Figure 2: RTT indicates the total thermal resistance from the LED heat sink to the surrounding environment.
Ceramic: A material that performs two functions
It is common to optimize the heat sink only. There are currently hundreds of radiator designs, which are basically constructed of aluminum. But to further improve performance, it is necessary to upgrade or even cancel Group 3. Electrical isolation must be obtained from the heat sink itself through other materials. We think this material should be ceramic. Ceramic materials such as Rubalit or Alunit combine two key properties: electrical insulation and thermal conduction.
Rubalit's thermal conductivity is lower than aluminum, while Alunit is slightly higher than aluminum. On the other hand, Rubalit is not as expensive as Alunit (Figure 3). Their coefficient of thermal expansion meets the requirements of semiconductors. In addition, they are hard, corrosion resistant and meet the European Union's Restriction of Hazardous Substances (RoHS). Ceramics are completely inert and they are the most durable part of the system.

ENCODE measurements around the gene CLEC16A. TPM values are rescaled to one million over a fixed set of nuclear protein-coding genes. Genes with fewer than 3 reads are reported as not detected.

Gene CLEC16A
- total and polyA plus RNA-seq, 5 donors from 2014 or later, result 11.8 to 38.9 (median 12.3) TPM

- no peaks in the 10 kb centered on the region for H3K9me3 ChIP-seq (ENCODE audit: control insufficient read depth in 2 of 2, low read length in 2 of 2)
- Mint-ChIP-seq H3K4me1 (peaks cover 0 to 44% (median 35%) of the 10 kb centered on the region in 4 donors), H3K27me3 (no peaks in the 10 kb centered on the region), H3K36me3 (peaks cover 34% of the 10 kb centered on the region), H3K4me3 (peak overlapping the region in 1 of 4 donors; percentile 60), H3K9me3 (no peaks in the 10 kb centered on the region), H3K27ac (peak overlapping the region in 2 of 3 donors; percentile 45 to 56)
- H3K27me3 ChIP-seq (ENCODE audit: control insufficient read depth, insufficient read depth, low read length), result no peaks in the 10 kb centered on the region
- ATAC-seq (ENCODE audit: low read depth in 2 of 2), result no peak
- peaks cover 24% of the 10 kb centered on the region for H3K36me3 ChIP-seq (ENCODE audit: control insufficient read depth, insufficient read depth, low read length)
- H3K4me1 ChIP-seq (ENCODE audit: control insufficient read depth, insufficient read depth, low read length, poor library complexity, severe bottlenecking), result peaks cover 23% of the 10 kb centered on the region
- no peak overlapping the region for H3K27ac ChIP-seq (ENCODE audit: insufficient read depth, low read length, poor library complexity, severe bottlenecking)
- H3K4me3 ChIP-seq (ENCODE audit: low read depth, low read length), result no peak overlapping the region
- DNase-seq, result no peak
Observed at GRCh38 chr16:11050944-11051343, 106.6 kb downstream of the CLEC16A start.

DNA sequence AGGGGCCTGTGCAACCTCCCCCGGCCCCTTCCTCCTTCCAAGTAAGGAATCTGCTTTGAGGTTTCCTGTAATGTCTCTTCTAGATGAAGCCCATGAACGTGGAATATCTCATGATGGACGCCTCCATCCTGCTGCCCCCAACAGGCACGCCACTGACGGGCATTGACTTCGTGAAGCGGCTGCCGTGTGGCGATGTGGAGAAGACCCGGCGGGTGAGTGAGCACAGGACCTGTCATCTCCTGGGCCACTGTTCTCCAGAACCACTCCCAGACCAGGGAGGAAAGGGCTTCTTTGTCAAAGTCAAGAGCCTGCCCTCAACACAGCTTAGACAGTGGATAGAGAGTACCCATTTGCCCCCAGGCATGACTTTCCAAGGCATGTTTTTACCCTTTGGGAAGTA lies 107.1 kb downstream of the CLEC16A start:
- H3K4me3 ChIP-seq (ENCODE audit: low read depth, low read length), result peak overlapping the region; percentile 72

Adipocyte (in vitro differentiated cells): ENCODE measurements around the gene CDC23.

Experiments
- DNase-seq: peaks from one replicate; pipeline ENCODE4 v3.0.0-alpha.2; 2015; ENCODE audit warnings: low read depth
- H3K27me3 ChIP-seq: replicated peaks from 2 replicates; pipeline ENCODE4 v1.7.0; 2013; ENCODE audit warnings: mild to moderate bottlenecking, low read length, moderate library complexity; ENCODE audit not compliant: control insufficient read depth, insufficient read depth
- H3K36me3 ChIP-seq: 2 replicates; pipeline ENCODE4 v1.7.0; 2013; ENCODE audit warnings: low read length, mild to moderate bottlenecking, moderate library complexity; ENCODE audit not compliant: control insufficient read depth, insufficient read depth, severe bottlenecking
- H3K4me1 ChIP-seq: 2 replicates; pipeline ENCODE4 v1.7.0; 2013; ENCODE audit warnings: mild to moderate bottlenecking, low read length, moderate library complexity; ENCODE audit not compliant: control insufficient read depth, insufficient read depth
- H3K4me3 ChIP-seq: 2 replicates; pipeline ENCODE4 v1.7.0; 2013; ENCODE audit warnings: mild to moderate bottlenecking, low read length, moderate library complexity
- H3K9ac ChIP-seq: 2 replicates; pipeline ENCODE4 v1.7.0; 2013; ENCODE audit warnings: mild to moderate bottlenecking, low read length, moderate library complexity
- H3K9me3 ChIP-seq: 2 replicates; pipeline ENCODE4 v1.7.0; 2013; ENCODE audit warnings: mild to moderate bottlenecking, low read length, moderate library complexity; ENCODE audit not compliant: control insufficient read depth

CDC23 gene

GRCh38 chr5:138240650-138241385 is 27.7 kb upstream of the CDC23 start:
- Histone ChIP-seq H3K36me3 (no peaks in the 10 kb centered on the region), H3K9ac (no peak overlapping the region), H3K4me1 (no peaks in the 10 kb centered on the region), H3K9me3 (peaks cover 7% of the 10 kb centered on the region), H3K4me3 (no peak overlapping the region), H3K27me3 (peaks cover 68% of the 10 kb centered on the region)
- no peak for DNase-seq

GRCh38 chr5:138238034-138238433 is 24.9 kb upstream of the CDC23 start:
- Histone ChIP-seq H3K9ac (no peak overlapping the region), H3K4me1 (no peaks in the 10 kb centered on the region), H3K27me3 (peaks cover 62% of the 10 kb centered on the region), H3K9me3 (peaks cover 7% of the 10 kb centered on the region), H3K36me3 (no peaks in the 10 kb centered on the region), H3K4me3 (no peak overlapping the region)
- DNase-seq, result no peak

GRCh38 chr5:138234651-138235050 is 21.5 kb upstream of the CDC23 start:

This simplified structure (no glue, insulation, etc.) directly and permanently binds a high power LED to a ceramic heat sink, creating the ideal working conditions for the entire assembly. This brings excellent long-term stability, safe thermal management and high reliability. We have applied for a patent called CeramCool for this method.
CeramCool ceramic heatsinks are an effective integration of circuit boards and heat sinks to reliably dissipate heat sensitive components and circuits. It supports direct and permanent connections between devices. In addition, the ceramic itself is non-conductive and it can provide a bonded surface by using a metal liner. A three-dimensional conductor track structure for the customer can even be provided if desired.
For power electronics applications, direct copper bonding can be used. The heatsink becomes a module substrate on which LEDs and other components can be placed intensively. It quickly dissipates the heat generated without creating any thermal barriers.